How to tighten a kitchen tap

Updated February 21, 2017

Your kitchen tap gets heavy use every day. Swivelling the head from side to side and other normal actions can loosen the tap if it's not properly fastened, causing the unit to shift around on the edge of the sink. Tightening kitchen taps often takes two people simply because it is difficult to reach the fasteners while holding the tap steady at the same time. To keep your tap tight once it is fastened, you may be able to add an adhesive to the fastener threads or install a locking washer above the nut.

Remove any items from under your kitchen sink so you have complete access to the plumbing.

Position your upper body beneath the sink so you can look up behind the sink bowls to where the tap attaches.

Shine a torch at the tap connections and determine how it is attached to the sink. There may be one bolt beneath the spout itself, two bolts on either side of the spout, or nuts that tighten around the entry holes for the water lines and spray hose. The bolts may be traditional, threaded metal or short, relatively flat plastic, or a combination of both.

Ask a helper to position the tap and hold it in place from above the sink.

Turn any nuts or connectors clockwise to tighten them. Hand-tighten plastic or wing-nut connections, or use a adjustable crescent wrench to tighten metal nuts. Special wrenches that fit into tight spaces are often available at hardware shops.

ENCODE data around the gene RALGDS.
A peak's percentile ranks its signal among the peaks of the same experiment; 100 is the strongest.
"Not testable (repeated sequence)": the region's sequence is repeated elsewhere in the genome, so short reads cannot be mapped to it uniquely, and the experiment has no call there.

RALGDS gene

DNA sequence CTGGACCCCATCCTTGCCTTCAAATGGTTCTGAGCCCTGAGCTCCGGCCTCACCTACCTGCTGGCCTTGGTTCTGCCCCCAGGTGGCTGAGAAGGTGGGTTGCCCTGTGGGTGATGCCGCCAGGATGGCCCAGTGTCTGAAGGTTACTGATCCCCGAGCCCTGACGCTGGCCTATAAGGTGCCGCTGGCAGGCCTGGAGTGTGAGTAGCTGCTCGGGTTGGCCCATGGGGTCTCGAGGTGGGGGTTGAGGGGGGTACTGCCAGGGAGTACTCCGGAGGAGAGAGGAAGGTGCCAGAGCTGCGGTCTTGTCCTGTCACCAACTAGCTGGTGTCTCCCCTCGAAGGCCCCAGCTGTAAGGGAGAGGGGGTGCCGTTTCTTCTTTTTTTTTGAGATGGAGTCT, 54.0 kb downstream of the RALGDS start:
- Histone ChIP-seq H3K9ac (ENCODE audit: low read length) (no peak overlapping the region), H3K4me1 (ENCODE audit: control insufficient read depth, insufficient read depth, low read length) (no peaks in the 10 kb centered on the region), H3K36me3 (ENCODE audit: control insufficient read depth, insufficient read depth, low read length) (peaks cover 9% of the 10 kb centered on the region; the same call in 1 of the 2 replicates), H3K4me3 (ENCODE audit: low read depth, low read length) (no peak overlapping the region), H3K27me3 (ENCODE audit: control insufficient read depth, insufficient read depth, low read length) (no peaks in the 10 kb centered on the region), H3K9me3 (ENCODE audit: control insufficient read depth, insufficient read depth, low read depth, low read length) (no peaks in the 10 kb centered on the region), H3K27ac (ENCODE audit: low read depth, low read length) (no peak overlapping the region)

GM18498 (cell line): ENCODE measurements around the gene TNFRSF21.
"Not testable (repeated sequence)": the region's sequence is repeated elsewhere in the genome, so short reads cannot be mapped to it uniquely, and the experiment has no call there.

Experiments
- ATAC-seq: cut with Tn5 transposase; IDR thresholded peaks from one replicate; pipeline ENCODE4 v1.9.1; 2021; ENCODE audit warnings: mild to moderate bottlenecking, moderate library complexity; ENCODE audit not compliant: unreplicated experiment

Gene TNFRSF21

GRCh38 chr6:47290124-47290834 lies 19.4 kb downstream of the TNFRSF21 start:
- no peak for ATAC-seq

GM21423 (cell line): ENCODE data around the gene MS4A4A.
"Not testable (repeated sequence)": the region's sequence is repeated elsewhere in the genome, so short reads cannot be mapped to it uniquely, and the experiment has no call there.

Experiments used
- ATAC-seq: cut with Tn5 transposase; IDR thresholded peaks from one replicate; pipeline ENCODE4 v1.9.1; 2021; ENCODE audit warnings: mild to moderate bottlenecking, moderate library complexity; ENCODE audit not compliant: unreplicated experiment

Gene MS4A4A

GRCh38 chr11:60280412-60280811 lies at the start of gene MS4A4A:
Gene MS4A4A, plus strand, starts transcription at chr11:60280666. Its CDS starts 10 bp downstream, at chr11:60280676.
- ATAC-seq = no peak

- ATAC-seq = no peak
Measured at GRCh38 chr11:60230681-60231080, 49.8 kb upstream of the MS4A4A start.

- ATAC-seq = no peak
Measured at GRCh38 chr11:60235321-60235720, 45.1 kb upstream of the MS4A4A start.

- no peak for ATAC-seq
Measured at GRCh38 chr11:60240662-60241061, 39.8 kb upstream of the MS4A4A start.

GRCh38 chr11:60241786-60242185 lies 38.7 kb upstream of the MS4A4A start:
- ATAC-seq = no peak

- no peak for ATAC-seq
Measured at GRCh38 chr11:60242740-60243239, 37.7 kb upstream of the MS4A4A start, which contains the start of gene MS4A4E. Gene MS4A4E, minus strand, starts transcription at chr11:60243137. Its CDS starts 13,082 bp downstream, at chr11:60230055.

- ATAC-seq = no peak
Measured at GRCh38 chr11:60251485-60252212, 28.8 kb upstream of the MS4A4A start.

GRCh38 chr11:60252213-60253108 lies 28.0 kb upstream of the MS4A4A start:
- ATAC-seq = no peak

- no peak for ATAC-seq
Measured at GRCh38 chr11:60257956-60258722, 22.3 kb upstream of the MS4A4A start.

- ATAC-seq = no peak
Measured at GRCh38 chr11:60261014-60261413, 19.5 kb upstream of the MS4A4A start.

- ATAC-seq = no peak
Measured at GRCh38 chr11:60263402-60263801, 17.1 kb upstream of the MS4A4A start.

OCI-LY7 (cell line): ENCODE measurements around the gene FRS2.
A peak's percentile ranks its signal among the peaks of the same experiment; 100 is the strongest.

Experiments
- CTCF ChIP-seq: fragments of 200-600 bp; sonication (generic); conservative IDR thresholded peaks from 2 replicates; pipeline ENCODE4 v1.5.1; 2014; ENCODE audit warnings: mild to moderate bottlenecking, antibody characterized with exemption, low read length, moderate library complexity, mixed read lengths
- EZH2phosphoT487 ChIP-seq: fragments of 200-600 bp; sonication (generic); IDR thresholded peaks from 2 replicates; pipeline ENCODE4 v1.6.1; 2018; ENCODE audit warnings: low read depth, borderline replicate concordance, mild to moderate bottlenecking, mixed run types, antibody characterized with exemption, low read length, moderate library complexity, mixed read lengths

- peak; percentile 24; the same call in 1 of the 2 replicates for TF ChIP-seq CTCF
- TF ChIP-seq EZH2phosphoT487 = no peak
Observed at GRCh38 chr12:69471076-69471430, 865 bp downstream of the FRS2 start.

Ask your helper to wiggle the tap. If he is able to do so, tighten the nuts further or look for a nut you may have missed. Repeat until your tap is secure.

Things You'll Need

  • Torch
  • Adjustable crescent wrench
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About the Author

Anne Hirsh has been writing and editing for over 10 years. She has hands-on experience in cooking, visual arts and theater as well as writing experience covering wellness and animal-related topics. She also has extensive research experience in marketing, small business, Web development and SEO. Hirsh has a bachelor's degree in technical theater and English and post-baccalaureate training in writing and computer software.